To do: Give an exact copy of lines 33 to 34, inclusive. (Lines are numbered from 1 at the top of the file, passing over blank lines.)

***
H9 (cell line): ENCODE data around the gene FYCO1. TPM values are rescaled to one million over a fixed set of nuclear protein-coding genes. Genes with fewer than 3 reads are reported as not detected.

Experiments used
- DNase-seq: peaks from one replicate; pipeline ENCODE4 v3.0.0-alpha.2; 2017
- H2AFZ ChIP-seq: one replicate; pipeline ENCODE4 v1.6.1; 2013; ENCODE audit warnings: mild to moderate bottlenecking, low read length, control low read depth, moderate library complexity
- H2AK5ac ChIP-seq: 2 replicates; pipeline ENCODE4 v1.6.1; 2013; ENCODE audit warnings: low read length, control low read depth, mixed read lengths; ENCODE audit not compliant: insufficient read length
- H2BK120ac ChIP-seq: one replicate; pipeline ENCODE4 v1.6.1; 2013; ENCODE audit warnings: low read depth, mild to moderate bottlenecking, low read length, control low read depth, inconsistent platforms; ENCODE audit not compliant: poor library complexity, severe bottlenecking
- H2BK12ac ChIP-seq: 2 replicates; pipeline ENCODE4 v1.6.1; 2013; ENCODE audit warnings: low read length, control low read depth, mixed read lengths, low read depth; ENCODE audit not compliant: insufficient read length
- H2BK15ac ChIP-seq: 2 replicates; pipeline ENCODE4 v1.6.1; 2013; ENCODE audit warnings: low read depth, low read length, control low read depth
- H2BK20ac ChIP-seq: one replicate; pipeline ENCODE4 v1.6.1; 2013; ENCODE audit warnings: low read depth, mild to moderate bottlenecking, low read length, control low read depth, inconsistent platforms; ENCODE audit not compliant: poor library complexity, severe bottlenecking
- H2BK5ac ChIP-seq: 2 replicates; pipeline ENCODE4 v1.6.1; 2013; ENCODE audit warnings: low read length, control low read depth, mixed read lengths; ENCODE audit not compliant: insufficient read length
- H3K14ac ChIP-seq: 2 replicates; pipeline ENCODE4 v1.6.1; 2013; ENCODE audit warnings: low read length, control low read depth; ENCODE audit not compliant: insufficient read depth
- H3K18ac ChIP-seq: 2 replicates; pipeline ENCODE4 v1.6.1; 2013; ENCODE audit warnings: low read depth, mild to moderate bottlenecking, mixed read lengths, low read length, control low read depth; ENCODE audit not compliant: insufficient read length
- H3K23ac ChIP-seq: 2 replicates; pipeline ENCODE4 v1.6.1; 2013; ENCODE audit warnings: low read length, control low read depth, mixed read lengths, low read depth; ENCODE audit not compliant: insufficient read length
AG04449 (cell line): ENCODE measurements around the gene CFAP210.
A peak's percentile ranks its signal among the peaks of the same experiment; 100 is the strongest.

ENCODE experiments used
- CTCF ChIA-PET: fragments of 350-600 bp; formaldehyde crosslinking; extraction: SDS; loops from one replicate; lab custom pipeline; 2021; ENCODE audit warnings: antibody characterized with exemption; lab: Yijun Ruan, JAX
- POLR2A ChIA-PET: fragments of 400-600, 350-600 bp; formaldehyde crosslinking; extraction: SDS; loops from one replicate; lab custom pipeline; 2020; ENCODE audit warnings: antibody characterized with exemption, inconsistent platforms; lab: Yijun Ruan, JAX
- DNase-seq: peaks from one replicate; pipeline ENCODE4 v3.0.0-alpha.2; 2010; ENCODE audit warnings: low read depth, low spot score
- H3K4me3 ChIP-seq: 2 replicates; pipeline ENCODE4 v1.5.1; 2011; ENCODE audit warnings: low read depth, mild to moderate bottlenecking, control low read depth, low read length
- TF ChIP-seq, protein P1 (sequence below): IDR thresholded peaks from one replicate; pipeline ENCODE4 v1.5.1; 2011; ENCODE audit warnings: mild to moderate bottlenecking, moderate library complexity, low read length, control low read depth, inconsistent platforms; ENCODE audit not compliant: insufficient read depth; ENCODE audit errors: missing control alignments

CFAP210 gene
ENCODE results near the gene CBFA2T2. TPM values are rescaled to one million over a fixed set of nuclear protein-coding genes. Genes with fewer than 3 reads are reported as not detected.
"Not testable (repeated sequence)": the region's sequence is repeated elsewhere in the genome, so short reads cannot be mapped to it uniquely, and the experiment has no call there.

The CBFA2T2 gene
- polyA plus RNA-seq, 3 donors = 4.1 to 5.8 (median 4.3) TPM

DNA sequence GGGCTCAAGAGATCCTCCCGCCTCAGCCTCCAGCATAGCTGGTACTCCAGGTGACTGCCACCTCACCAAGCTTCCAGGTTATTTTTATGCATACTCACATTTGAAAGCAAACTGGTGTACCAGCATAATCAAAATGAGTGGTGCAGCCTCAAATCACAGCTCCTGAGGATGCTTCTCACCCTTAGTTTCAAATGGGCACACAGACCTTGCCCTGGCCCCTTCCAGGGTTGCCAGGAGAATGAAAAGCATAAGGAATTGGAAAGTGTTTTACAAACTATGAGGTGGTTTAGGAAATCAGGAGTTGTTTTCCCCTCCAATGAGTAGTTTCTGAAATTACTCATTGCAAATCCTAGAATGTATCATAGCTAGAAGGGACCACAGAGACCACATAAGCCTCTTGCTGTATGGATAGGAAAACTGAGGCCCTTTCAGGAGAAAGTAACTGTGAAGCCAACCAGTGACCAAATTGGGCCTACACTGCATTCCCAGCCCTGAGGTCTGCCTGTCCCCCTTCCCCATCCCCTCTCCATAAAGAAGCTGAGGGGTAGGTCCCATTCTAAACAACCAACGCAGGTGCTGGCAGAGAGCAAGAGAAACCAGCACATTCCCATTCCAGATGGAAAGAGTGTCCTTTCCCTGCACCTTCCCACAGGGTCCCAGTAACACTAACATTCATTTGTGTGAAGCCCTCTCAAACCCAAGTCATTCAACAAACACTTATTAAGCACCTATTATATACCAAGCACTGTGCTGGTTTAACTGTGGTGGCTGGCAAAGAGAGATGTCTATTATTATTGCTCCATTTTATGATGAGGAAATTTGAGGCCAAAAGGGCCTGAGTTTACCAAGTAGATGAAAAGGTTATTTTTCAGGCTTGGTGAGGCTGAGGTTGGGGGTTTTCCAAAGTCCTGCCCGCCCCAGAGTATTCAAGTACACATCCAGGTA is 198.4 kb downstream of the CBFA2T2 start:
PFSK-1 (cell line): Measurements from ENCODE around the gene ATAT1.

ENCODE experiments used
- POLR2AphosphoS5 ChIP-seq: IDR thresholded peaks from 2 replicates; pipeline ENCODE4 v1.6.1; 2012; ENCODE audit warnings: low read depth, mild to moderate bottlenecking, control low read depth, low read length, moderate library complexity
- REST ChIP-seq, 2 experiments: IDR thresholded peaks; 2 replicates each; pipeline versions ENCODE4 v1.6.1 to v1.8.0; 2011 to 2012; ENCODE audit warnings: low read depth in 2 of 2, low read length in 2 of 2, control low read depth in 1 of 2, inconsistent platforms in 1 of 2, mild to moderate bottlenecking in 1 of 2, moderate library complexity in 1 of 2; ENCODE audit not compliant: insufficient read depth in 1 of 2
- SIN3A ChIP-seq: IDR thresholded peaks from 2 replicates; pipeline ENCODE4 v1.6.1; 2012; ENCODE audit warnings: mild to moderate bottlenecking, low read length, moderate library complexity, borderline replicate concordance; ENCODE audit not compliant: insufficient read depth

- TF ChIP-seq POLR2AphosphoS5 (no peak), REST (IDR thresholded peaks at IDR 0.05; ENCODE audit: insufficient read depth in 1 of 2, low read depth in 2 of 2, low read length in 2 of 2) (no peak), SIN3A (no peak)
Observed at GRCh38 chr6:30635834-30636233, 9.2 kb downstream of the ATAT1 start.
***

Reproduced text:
- TF ChIP-seq POLR2AphosphoS5 (no peak), REST (IDR thresholded peaks at IDR 0.05; ENCODE audit: insufficient read depth in 1 of 2, low read depth in 2 of 2, low read length in 2 of 2) (no peak), SIN3A (no peak)
Observed at GRCh38 chr6:30635834-30636233, 9.2 kb downstream of the ATAT1 start.